sleepiness (hypersomnia), and parasomnia. Sleep disturbances are so commonly seen as symptoms of certain psychiatric disorders that they are listed as diagnostic criteria under DSM-IV (APA, 1994). For example, insomnia is a symptom used with others to diagnose major depression. The comorbidity, or coexistence, of a full-blown sleep disorder (particularly insomnia and hypersomnia) with a psychiatric disorder is also common. Forty percent of those diagnosed with insomnia, in a population-based study, also have a psychiatric disorder (Ford and Kamerow, 1989). Among those diagnosed with hypersomnia, the prevalence of a psychiatric disorder is somewhat higher—46.5 percent.

The reasons behind the comorbidity of sleep and psychiatric disorders are not well understood. Comorbidity might be due to one disorder being a risk factor or cause of the other; they might both be manifestations of the same or overlapping physiological disturbance; one might be a consequence of the other. In some cases, the sleep disturbance can be both cause and consequence. In generalized anxiety disorder, for example, the symptoms of fatigue and irritability used to diagnose it are often the result of a sleep disturbance, which itself is also a diagnostic symptom.

Adolescents with major depressive disorders report higher rates of sleep problems and, conversely, those with sleep difficulties report increased negative mood or mood regulation (Ryan et al., 1987). In addition, sleep-onset abnormalities during adolescence have been associated with an increased risk of depression in later life (Rao et al., 1996).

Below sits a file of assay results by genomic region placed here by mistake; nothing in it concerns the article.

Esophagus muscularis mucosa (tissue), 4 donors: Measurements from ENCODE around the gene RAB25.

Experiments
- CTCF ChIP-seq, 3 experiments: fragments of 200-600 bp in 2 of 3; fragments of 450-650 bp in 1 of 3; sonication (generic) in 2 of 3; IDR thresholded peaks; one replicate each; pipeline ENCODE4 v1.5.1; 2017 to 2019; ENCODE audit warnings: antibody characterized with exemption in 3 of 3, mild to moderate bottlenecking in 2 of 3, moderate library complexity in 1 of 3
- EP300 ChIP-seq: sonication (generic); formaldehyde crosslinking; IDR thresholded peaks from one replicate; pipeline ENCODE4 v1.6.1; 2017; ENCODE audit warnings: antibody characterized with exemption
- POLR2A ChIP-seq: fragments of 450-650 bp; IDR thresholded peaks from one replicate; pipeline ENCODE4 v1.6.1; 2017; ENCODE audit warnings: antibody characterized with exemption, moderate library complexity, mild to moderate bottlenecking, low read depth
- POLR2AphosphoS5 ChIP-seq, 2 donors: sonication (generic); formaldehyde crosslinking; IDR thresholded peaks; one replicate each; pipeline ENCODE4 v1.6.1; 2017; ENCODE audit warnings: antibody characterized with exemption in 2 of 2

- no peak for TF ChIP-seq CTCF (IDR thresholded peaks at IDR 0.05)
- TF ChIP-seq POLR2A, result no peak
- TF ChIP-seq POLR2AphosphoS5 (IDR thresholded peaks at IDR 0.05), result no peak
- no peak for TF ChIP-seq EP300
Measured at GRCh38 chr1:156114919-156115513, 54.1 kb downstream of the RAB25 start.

The best studied and most prevalent comorbidity is insomnia with major depression. Insomnia as a symptom of depression is highly common. On the basis of longitudinal studies, insomnia is now established as a risk factor for major depression. Not all people with insomnia have a depression diagnosis; however, studies have found that 15 to 20 percent of people diagnosed with insomnia have major depression (Ford and Kamerow, 1989; Breslau et al., 1996).

Depressed individuals have certain abnormalities detected by polysomnography. One is shorter rapid eye movement (REM) latency (a shorter period of time elapsing from onset of sleep to onset of REM sleep), an effect that persists even after treatment for depression. Other abnormalities include shortened initial REM period, increased REM density, and slow-wave deficits (Benca, 2005a). Shorter REM latency and slow-wave sleep (SWS) deficits tend to run in families; these abnormalities are also found in first-degree relatives of people with major depression, but who are unaffected by depression (Giles et al., 1998). A variety of polysomnographic abnormalities have been found with other psychiatric disorders (Benca, 2005a).

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